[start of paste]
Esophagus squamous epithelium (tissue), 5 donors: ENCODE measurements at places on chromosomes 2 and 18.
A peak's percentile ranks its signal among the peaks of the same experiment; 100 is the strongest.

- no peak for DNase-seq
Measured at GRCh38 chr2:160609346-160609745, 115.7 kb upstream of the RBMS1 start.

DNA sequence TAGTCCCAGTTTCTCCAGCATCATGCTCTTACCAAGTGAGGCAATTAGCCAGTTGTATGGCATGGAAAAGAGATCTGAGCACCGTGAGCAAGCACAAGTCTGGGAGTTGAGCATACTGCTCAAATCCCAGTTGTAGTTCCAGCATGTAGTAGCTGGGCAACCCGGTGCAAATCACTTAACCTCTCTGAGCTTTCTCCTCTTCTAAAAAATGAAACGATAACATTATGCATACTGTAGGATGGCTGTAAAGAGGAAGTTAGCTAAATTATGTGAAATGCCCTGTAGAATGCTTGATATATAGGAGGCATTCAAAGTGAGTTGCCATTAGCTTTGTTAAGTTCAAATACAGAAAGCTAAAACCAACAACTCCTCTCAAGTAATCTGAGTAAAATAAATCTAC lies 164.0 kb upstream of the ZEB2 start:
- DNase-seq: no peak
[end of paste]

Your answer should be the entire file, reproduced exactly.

Esophagus squamous epithelium (tissue), 5 donors: ENCODE measurements at places on chromosomes 2 and 18.
A peak's percentile ranks its signal among the peaks of the same experiment; 100 is the strongest.

- no peak for DNase-seq
Measured at GRCh38 chr2:160609346-160609745, 115.7 kb upstream of the RBMS1 start.

DNA sequence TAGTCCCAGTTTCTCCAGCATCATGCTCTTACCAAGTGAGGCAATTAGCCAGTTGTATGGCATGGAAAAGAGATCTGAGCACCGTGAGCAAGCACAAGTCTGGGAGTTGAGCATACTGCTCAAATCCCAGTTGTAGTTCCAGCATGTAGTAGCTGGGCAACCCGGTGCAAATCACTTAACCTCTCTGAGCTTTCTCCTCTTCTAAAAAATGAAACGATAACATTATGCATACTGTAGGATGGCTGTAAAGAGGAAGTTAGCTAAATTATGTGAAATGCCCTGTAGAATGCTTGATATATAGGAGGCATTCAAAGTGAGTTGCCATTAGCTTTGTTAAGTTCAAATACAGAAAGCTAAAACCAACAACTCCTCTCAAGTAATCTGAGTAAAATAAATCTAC lies 164.0 kb upstream of the ZEB2 start:
- DNase-seq: no peak